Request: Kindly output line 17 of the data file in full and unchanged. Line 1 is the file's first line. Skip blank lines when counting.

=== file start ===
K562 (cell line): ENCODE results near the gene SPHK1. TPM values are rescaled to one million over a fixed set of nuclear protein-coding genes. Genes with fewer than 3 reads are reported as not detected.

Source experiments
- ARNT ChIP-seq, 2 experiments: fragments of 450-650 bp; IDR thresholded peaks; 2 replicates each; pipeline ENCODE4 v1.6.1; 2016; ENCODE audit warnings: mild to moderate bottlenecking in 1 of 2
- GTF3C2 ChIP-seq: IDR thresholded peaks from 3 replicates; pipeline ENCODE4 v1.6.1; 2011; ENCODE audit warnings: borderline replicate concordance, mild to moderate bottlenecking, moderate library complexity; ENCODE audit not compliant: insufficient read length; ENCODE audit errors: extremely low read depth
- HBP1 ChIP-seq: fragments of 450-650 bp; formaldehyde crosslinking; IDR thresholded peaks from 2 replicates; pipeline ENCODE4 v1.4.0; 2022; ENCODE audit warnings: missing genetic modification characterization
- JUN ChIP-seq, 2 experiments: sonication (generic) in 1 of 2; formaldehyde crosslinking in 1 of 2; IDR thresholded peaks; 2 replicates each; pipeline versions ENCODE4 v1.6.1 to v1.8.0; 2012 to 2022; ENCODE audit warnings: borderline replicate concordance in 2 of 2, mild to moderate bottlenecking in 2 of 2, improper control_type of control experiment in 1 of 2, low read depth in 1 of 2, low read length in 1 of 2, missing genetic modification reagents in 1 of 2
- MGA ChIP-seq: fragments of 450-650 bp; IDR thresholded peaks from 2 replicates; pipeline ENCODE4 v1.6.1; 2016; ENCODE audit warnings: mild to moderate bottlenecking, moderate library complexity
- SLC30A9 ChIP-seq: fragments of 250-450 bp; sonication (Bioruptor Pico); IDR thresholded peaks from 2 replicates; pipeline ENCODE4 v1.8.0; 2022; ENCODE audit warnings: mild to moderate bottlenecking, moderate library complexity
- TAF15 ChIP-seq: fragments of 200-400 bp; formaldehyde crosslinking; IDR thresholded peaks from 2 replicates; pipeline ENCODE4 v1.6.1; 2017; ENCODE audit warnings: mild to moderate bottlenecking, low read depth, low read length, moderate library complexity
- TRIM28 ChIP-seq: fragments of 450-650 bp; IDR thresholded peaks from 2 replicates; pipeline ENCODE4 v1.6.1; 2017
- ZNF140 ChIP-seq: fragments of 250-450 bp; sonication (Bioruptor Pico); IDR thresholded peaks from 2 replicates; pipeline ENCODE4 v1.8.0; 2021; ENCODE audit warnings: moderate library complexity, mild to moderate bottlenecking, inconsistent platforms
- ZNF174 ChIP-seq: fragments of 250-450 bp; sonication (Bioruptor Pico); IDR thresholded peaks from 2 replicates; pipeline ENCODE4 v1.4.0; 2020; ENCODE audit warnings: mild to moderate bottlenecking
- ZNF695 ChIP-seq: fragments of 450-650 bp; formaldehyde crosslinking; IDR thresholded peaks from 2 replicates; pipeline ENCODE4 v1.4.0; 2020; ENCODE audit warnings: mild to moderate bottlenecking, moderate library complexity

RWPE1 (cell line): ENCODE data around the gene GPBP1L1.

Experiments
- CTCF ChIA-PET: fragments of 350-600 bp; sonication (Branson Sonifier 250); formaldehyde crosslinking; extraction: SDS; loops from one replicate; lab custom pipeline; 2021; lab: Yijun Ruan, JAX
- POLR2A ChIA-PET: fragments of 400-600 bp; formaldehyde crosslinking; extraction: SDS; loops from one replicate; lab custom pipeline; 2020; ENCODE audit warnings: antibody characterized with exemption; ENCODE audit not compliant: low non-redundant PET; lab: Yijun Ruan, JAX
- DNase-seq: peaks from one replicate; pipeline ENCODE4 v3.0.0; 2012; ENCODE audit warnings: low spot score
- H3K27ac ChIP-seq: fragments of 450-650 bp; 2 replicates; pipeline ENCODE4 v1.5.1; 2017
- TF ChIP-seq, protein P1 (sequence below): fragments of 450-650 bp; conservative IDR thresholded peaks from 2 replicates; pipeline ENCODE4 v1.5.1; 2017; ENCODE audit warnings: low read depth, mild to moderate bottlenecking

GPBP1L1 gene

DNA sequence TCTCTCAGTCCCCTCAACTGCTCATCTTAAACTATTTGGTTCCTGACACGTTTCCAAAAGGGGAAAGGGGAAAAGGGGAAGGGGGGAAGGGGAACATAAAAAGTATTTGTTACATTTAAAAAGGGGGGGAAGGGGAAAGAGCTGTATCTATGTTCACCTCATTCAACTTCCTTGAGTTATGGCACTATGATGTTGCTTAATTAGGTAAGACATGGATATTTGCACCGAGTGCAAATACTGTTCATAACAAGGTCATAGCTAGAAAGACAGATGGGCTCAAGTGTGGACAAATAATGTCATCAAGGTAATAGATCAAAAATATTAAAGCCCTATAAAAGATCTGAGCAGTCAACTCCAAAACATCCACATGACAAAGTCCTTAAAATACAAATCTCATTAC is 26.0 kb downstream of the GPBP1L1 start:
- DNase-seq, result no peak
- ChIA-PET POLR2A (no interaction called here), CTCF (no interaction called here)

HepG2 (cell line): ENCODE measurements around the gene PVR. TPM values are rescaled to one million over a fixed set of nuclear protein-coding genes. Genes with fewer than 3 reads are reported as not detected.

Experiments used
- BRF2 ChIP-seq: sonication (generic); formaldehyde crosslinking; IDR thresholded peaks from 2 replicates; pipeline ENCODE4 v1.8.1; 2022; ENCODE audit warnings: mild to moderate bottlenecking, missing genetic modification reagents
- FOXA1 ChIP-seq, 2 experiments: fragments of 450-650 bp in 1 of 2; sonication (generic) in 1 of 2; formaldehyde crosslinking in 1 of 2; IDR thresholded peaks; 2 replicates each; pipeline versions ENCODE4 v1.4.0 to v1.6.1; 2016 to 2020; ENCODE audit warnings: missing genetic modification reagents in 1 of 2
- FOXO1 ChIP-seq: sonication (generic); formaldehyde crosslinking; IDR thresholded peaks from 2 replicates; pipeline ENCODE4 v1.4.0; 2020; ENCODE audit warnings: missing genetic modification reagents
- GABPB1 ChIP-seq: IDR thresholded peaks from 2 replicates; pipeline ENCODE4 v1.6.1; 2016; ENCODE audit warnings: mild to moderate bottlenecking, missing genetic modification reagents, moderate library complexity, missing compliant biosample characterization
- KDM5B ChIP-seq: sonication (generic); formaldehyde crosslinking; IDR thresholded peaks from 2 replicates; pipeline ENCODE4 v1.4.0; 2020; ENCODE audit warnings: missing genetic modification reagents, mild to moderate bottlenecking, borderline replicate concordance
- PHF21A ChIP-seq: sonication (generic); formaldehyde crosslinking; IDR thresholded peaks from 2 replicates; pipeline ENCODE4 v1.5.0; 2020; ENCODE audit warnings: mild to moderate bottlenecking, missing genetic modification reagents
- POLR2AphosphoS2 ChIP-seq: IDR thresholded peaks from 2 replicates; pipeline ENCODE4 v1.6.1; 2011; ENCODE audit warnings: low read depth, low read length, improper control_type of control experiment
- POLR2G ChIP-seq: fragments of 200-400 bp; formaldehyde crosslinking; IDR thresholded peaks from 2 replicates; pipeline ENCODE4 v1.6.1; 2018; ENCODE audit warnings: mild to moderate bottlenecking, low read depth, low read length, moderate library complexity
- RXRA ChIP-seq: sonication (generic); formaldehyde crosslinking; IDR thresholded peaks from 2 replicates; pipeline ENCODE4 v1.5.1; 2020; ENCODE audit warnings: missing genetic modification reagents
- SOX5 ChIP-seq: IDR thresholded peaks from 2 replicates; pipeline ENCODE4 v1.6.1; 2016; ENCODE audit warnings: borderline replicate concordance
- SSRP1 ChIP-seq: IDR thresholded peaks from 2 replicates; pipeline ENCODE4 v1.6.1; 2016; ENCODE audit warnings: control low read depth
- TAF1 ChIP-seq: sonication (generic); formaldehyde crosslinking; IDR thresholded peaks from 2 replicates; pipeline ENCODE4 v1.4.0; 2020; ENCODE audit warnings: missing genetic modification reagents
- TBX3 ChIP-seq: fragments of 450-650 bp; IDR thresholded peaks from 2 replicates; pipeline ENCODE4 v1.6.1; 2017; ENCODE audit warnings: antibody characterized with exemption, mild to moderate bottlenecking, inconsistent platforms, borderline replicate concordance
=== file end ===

- POLR2A ChIA-PET: fragments of 400-600 bp; formaldehyde crosslinking; extraction: SDS; loops from one replicate; lab custom pipeline; 2020; ENCODE audit warnings: antibody characterized with exemption; ENCODE audit not compliant: low non-redundant PET; lab: Yijun Ruan, JAX